When you got into the festival area it was very similar to the day before: ghost town. You could see a few more elite women and men trotting around but it was mostly people who ran the day before.

Course

Holy smokes was this an amazing race. The race director met us at the start line in order to inform us that there was going to be 8 miles and 26 obstacles. Was this supposed to be a super, or a little bit longer of a sprint? Either way, it was an awesome time.

The beginning of the race started out the same. After the very cold dunk wall, it was off to a run in the woods. Rather than being greeted by a dunk, we were greeted by Twister in the woods. Followed by obstacles. The beginning of the race held the first few “tougher” obstacles. The hay bales, over walls, barbed wires, monkey bars, dunk wall, Twister, A-frame, and Herc hoist were all in the first two miles. I would like to add that Twister had the black grips on the right half of the obstacle, and the left side did not. I appreciate that Spartan kind of gave options, especially since this has been a great controversy. After that, it was smooth sailing, and a whole lot of trail runs.

Mile 3 was very interesting because you ran on single track trails for about .7 miles before hitting the next obstacle. One thing that Spartan does well is to place the Stairway to Sparta obstacle in beautiful places. It was really put in an amazing place in Virginia. When we ran out of the trails, it opened onto this open field. Beyond the fields were these beautiful blue mountains and fresh air. It honestly felt like Julie Andrews was going to pop out of nowhere and start singing beautiful songs.

After another trail run was one of the coolest things I’ve ever seen. We came out of the woods and were greeted with this huge pumpkin patch. They were legitimate pumpkins too; separated by vines and everything. There were hills of them! It was honestly one of the coolest things I’ve ever seen during a race…if not the coolest. With those of you who struggle to make pictures in your head while reading, I really do apologize that I was unable to get a picture.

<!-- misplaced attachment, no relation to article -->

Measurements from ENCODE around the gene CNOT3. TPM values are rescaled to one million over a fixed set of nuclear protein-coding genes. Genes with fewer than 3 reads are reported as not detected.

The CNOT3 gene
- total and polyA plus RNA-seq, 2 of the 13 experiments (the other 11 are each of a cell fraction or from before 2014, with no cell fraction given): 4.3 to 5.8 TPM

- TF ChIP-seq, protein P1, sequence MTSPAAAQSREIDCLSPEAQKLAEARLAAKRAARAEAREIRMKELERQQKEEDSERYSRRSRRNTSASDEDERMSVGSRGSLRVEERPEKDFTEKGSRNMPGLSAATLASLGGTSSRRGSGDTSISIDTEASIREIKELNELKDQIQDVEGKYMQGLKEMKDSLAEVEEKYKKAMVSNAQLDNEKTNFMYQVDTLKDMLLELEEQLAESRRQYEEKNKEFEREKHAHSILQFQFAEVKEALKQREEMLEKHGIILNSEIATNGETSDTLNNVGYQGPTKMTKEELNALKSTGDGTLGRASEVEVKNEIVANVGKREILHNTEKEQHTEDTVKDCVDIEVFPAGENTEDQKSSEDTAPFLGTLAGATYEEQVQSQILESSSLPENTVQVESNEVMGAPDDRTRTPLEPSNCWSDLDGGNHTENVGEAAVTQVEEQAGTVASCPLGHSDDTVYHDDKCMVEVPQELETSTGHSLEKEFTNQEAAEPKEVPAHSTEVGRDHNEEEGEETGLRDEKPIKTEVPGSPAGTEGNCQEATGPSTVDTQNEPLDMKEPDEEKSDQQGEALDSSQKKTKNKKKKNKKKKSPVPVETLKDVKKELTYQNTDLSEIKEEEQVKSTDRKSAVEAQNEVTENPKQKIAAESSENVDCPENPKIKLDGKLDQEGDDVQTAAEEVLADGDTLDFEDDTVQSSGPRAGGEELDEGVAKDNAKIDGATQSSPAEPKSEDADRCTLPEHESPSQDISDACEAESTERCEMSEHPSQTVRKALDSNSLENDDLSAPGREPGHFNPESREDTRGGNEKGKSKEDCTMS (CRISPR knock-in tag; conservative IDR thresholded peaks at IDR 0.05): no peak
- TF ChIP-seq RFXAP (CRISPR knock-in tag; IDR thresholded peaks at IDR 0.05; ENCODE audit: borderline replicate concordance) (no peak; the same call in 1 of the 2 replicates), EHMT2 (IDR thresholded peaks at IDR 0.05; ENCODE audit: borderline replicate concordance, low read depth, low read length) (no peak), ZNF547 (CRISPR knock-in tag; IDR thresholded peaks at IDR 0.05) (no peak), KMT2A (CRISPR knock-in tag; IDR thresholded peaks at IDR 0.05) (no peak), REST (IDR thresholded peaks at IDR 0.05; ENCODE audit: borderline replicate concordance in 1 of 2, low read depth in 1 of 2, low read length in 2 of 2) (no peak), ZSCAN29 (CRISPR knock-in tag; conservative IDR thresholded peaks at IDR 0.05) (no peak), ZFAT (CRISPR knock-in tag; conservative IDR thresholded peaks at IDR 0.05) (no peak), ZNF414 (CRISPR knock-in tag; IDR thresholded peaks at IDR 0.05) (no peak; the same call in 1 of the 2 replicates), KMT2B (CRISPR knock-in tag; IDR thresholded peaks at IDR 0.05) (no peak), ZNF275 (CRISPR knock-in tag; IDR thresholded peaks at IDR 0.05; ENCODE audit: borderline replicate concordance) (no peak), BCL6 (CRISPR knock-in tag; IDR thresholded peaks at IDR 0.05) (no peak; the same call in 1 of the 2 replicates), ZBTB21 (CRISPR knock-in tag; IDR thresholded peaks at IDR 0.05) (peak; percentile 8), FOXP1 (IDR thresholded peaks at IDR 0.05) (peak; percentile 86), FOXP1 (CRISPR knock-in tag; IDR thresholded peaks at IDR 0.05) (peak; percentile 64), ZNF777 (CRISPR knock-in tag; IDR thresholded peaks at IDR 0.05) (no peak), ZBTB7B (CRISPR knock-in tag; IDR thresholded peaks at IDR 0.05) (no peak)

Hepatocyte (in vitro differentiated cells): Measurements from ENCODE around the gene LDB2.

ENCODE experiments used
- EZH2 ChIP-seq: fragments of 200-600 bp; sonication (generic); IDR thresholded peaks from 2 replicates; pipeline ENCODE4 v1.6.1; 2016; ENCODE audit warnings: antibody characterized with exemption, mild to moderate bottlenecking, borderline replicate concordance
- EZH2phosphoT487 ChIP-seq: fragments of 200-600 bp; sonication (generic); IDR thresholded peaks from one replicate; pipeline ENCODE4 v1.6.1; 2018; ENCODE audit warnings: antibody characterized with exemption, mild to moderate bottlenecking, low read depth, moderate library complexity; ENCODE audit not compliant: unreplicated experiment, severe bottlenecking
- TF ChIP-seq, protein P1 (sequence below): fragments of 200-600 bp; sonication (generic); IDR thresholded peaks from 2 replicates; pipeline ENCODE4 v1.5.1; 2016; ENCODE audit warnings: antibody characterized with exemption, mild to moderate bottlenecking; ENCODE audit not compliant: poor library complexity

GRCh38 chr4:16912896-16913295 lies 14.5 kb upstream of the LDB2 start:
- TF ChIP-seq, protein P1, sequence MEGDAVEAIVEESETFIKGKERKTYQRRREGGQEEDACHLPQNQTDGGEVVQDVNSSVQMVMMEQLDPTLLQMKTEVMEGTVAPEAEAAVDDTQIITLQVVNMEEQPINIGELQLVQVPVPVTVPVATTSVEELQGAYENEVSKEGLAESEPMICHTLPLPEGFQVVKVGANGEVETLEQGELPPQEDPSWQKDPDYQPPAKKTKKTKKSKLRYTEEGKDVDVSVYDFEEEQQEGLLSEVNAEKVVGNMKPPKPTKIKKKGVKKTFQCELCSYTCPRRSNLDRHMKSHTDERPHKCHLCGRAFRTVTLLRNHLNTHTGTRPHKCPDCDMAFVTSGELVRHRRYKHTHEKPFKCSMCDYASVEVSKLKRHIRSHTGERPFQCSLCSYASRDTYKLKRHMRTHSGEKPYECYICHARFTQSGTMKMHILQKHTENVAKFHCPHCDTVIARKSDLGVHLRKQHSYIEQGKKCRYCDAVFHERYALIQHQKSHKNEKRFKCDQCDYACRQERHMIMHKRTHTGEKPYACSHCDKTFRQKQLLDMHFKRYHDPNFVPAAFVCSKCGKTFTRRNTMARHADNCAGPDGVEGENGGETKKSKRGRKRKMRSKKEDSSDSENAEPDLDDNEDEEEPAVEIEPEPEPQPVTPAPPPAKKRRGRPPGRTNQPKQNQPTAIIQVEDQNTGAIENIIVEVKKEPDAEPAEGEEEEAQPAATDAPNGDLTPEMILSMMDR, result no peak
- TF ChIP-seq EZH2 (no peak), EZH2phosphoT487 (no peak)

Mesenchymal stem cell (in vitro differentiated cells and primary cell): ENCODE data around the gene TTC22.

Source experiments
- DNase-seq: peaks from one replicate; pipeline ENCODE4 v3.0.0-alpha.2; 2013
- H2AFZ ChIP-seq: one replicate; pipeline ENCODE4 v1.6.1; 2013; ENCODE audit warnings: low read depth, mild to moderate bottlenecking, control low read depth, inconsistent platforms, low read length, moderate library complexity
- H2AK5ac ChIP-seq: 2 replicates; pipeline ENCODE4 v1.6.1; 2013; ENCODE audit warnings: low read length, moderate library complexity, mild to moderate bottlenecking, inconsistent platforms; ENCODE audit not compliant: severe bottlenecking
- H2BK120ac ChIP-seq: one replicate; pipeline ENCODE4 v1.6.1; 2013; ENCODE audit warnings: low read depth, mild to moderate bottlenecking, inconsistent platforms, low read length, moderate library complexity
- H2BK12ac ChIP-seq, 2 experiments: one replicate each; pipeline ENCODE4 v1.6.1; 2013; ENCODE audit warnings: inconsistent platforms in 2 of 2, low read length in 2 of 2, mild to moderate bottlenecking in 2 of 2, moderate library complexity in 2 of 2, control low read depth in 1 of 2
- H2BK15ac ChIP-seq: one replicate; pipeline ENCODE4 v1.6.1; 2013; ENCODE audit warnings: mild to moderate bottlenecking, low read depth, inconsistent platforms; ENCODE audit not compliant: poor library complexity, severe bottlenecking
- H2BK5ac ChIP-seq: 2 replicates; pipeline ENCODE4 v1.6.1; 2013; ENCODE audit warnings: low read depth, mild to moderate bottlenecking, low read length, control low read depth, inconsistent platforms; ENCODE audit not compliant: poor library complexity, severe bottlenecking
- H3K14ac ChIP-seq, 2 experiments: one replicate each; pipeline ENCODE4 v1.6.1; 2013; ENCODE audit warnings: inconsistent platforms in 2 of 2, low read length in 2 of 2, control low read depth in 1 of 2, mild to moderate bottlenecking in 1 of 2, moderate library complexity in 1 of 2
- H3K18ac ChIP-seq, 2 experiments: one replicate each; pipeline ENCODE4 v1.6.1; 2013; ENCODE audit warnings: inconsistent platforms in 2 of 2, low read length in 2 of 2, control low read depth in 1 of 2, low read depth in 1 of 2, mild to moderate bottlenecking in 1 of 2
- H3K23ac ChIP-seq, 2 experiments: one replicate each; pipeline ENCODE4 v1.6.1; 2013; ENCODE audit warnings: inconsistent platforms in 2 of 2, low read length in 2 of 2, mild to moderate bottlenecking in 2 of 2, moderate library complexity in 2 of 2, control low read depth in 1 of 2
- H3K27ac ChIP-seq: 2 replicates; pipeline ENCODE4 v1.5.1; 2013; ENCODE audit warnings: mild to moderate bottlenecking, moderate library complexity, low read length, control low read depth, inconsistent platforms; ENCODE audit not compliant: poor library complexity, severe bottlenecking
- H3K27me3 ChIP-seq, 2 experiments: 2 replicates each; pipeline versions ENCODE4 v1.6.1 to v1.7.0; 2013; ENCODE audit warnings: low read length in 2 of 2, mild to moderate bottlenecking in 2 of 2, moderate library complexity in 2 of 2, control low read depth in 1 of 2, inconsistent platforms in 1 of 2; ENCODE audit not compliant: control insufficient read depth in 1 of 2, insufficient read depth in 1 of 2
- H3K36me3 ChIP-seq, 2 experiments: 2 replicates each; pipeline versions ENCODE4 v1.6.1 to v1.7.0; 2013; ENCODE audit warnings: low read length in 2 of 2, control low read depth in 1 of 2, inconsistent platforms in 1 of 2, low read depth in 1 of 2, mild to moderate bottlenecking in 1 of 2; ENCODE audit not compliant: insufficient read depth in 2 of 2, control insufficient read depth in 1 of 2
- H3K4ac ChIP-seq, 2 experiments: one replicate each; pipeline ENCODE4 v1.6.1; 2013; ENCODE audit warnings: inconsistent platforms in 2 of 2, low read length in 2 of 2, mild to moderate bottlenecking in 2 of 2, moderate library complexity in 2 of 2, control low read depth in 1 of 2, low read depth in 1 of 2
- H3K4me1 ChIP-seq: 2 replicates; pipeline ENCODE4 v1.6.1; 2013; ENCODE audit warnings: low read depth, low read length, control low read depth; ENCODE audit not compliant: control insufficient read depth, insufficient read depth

At the top of the hill with all of the pumpkins, there was the Z-wall. It was one of the open z-walls that, to be honest, I don’t like as much as the ones that were filled. I looked around though and strangely enough, there was no volunteer at this obstacle. Weird.

As we kept running, we eventually came to an obstacle that causes a lot of people some trouble: the bender. Now bender isn’t hard because it is hard, it is just one of those that you look at, and it looks so scary that it honestly trips a lot of people up. I’m sure because of it’s scary-ness, it is one of the more dangerous obstacles in a Spartan Race. I’m very thankful that this obstacle was pretty much completely dry by the time we hit it, but, something has been off with bender. Spartan has sometimes not been putting anything underneath it but hay. This time, there were mats, but the way the mats were placed was a little strange. They are placed in a way that would ensure a safer landing from the top, but there is no coverage at the bottom of the obstacle. Weird.